Morning Sports Update

Jayson Tatum discussed the significance of wearing No. 10 for Team USA

"It's a tremendous honor," said Tatum. "And I'll wear it proudly."

Jayson Tatum
Jayson Tatum shoots during training for USA Basketball, Tuesday, July 6, 2021, in Las Vegas. AP Photo/John Locher

The Red Sox lost to the Angels on Wednesday night, 5-4. In the aftermath, Boston manager Alex Cora explained that he disagreed with a ruling from the umpires after a controversial sixth inning call.

The Revolution saw a five-game home winning streak come to an end, losing 3-2 to Toronto FC.

Elsewhere, the Lightning repeated as Stanley Cup Champions, defeating the Canadiens 1-0 in Game 5 to win the series, 4-1.

And in international news, England advanced to the final of Euro 2020 with a 2-1 win in extra time over Denmark. Sunday’s final against Italy (3 p.m. ET) will be the first in a major tournament for the English men’s team since 1966.

Also, with the Summer Olympics set to begin in two weeks, host nation Japan announced on Thursday that Tokyo had been placed in a new state of emergency due to COVID-19.

Jayson Tatum on wearing No. 10 for Team USA: As Jayson Tatum prepares to help Team USA at the Tokyo Olympics, he recently spoke about the significance of wearing No. 10.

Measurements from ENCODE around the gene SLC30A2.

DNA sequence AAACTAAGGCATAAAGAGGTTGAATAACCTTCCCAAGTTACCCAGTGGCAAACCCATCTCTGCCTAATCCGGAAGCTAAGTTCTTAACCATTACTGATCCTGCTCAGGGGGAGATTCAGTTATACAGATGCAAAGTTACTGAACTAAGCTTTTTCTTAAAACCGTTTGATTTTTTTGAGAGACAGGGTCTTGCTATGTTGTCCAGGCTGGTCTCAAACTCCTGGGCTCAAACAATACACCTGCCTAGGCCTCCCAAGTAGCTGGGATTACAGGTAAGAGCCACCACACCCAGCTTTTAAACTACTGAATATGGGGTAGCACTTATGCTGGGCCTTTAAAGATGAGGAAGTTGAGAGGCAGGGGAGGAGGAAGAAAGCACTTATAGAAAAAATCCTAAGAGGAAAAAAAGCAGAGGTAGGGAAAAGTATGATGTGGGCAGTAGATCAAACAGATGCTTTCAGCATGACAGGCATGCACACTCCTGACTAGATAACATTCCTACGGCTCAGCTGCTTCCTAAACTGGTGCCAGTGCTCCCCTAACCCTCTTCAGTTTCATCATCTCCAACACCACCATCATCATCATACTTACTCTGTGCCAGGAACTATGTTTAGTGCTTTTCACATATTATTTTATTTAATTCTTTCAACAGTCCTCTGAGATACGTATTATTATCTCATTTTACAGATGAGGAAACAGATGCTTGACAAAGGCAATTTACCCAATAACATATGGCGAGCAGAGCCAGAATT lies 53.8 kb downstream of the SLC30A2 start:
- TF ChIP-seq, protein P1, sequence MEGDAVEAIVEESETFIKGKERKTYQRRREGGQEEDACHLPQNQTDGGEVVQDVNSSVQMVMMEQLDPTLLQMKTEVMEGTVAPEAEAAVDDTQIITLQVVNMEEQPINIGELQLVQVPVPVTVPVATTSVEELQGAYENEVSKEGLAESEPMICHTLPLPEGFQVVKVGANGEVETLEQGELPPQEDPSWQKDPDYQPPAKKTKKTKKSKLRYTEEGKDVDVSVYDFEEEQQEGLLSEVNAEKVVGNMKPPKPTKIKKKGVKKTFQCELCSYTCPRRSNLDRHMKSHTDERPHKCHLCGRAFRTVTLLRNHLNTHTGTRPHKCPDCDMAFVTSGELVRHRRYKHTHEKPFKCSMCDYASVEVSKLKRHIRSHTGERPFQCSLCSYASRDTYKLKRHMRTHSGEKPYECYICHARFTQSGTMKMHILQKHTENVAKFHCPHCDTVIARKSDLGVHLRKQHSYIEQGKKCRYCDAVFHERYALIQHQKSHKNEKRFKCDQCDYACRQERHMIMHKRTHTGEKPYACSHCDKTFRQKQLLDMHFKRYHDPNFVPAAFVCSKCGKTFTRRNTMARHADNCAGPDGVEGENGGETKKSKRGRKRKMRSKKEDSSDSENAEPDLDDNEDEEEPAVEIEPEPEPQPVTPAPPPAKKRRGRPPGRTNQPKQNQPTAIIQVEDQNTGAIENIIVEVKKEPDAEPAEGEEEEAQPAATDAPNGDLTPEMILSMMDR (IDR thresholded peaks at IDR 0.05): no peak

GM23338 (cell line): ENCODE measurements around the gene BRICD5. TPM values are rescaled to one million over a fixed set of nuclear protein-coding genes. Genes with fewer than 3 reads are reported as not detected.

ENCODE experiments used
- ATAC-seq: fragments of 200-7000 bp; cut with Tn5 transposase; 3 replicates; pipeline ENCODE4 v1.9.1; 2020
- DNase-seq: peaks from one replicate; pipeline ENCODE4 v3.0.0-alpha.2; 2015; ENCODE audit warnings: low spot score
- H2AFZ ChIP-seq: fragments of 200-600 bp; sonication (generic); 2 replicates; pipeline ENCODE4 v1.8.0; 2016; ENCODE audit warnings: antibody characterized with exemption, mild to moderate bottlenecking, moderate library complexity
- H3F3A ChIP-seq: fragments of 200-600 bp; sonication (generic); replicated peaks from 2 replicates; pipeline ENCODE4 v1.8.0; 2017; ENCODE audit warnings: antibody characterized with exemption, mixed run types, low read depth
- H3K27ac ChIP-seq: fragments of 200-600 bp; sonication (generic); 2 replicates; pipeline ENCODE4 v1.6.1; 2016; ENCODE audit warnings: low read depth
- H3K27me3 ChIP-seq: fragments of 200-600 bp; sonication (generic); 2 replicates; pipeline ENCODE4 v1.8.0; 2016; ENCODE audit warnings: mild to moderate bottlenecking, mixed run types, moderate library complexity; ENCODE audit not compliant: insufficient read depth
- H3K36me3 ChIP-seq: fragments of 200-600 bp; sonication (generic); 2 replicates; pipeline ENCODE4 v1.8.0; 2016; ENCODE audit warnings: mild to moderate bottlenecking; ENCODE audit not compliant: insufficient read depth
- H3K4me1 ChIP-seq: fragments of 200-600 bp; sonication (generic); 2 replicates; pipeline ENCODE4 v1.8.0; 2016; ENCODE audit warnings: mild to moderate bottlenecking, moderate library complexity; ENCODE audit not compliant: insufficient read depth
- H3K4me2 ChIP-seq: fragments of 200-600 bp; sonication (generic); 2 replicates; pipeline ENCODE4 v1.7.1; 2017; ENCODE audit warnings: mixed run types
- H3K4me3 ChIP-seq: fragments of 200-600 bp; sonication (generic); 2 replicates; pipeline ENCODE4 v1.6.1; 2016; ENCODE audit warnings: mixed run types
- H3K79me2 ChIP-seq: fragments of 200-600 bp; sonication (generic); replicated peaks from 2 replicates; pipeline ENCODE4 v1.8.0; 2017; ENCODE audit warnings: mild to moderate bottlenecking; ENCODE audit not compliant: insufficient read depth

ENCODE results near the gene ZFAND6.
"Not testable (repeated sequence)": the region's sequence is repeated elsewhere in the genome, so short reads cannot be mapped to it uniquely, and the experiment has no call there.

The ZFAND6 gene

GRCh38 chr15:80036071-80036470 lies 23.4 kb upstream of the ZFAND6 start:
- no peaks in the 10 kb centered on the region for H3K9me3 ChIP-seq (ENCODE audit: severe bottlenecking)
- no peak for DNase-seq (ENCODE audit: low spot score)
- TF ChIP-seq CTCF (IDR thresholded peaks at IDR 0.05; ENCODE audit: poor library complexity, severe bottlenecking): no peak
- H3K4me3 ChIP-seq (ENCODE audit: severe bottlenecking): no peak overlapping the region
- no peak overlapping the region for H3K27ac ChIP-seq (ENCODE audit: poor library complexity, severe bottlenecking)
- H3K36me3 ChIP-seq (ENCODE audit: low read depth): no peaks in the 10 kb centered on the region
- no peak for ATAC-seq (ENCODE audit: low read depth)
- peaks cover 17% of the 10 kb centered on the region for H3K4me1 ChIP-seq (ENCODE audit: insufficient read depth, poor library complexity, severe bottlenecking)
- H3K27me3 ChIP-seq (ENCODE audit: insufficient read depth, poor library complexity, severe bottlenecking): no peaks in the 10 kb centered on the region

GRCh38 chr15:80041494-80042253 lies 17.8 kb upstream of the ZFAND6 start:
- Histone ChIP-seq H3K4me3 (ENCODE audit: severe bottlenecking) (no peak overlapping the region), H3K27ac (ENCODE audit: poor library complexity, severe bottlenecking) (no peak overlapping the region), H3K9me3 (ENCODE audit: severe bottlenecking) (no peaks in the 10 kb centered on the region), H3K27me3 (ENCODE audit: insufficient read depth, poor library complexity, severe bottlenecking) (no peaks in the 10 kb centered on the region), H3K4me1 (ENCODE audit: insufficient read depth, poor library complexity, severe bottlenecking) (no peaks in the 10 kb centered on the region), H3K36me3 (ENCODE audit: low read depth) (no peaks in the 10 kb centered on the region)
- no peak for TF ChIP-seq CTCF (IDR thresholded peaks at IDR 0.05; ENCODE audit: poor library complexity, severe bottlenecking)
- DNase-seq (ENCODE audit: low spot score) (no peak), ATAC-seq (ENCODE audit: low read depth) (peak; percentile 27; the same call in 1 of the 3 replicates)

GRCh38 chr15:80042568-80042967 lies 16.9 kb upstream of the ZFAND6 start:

Aside from its ceremonial notoriety (particularly in soccer), the No. 10 jersey carries special importance to Tatum because of Kobe Bryant. The late Hall of Famer wore No. 10 while playing for the U.S. team at both the 2008 and 2012 Olympics.

For Tatum, who has idolized Bryant since his youth, wearing the same jersey number is a way to honor his hero.

“With this being the first Olympics since we lost him, it holds that much more value,” Tatum told reporters recently. “It’s not something I take lightly.”

Tatum wears No. 0 for the Celtics. No. 10 was retired by Boston, having been worn by another Hall of Famer (and gold medalist), Jo Jo White.

The 23-year-old first wore No. 10 representing the United States in 2013 at the FIBA Americas U-16 championship in Uruguay.

“I remember that first team when I was hoping, wishing, that I got No. 10,” Tatum said. “Kobe, everyone knows that was my favorite player. I was 15 years old and got to wear the number of my favorite player. It just felt like I had some level of connection with him.”

Now, as he prepares to represent Team USA at the Olympic level, the symbolism of the number is not lost on Tatum.


“It’s a tremendous honor,” said Tatum. “And I’ll wear it proudly.”

Trivia: Who is the all-time points leader in U.S. men’s Olympic team history?

(Answer at the bottom).

Hint: He played on every U.S. men’s Olympic team from 2004-2016.

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